August 14, 2009
Dear Ms. Murphy:
In 1993, I opened a small office in my home and began seeking work as an independent software contractor. This work has been the most satisfying and rewarding of my career. My plans were to continue as an independent contractor until I chose to retire. Unfortunately, the SEC is seeking changes to shareholder proxy rules that could severely affect my bottom line and force me to seek an alternative career.
As an independent contractor, I must maintain an office with all the latest computer hardware and software in order to meet my clients? needs. There are other considerable costs involved, such as maintaining my office equipment and supplies, a high-speed internet connection, travel expenses to meet with current and potential clients, as well as the occasional need to sub-contract work out to other programmers. The new rules will increase the cost of doing business and raise the price of supplies. As an individual working in this current economy, I cannot afford to take on much more expense.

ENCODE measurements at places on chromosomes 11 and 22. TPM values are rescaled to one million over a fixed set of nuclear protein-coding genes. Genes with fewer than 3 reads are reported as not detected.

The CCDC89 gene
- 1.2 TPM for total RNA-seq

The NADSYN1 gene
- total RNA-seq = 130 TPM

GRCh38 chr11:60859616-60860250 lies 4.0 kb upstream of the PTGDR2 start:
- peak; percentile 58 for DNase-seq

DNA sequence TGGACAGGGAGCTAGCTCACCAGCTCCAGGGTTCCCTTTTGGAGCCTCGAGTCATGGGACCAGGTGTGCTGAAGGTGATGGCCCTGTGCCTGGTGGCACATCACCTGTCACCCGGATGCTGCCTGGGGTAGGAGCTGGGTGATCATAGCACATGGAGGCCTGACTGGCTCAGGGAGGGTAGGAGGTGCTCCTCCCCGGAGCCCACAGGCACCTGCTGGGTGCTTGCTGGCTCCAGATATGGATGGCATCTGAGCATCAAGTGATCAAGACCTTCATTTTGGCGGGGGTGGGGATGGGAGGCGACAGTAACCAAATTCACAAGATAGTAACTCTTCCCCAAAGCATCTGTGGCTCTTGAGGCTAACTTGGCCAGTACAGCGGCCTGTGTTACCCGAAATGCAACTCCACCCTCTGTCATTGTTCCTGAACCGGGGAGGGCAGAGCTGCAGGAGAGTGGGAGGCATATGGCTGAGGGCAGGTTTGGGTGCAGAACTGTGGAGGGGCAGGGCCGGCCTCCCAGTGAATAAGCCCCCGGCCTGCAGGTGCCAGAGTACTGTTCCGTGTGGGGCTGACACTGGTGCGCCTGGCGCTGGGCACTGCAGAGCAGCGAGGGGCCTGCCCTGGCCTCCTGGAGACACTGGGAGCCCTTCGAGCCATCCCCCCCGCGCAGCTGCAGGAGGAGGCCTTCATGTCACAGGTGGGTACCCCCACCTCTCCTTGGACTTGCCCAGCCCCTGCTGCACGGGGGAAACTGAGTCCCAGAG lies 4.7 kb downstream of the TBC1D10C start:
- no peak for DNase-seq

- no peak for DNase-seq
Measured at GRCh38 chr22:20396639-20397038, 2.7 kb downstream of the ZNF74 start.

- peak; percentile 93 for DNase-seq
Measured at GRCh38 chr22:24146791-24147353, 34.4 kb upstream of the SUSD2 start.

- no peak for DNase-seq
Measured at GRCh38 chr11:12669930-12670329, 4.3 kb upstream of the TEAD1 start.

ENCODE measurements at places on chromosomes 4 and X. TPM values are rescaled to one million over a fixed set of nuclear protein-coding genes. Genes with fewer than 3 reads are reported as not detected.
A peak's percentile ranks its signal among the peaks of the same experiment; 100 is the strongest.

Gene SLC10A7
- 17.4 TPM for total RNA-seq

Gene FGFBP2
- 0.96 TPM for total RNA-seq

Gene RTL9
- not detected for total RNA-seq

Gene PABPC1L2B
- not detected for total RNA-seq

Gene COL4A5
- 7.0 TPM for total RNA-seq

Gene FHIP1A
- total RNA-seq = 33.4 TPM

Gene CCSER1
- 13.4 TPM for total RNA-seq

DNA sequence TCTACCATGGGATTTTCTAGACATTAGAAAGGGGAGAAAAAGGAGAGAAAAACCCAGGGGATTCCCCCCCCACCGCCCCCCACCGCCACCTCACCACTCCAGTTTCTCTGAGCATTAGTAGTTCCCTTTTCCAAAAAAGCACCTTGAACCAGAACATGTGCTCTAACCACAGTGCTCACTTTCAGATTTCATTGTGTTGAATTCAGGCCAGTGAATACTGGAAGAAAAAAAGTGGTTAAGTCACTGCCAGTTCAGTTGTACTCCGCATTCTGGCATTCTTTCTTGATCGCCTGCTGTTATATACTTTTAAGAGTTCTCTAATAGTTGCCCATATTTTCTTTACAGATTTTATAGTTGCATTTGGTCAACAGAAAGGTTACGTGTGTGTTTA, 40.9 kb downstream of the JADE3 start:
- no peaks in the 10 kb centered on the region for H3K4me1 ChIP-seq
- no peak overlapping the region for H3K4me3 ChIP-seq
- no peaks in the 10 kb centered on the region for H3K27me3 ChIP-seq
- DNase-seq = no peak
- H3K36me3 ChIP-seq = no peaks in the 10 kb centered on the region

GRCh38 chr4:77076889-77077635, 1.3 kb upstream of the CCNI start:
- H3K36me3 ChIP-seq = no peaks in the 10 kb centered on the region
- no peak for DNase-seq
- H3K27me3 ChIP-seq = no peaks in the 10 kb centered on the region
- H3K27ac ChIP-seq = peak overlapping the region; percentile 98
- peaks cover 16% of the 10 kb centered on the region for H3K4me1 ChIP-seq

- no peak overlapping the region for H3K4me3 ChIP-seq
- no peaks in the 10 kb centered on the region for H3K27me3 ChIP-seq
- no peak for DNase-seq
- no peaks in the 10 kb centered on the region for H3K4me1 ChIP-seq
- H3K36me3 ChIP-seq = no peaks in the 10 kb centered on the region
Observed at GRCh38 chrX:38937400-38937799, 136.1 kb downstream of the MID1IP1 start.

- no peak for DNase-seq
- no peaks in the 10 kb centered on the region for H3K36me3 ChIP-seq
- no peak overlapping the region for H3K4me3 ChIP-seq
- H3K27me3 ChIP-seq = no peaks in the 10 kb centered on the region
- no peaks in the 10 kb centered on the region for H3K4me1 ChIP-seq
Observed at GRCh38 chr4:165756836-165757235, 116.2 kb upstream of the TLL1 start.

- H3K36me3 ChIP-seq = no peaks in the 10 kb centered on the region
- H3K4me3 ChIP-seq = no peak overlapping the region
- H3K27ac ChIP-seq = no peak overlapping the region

These new rules also give special interest and fringe groups the ability to spend the money of the companies they target. There is the potential for these groups to load a board of directors with people who know nothing about the business. This in turn will increase their cost of doing business and make these companies less profitable.
Software development is highly dependent on free capital. If a company faces a budget problem, they may decide not to do any further development of their software or attempt to make due with off the shelf software. This raises costs for everyone down the line because the software is inefficient and is not designed for the specific task. These new rules are simply the latest example of increased government interference into matters best left to the professionals in their respective fields. Please do not put me out of business through your desire to politicize the election of board members.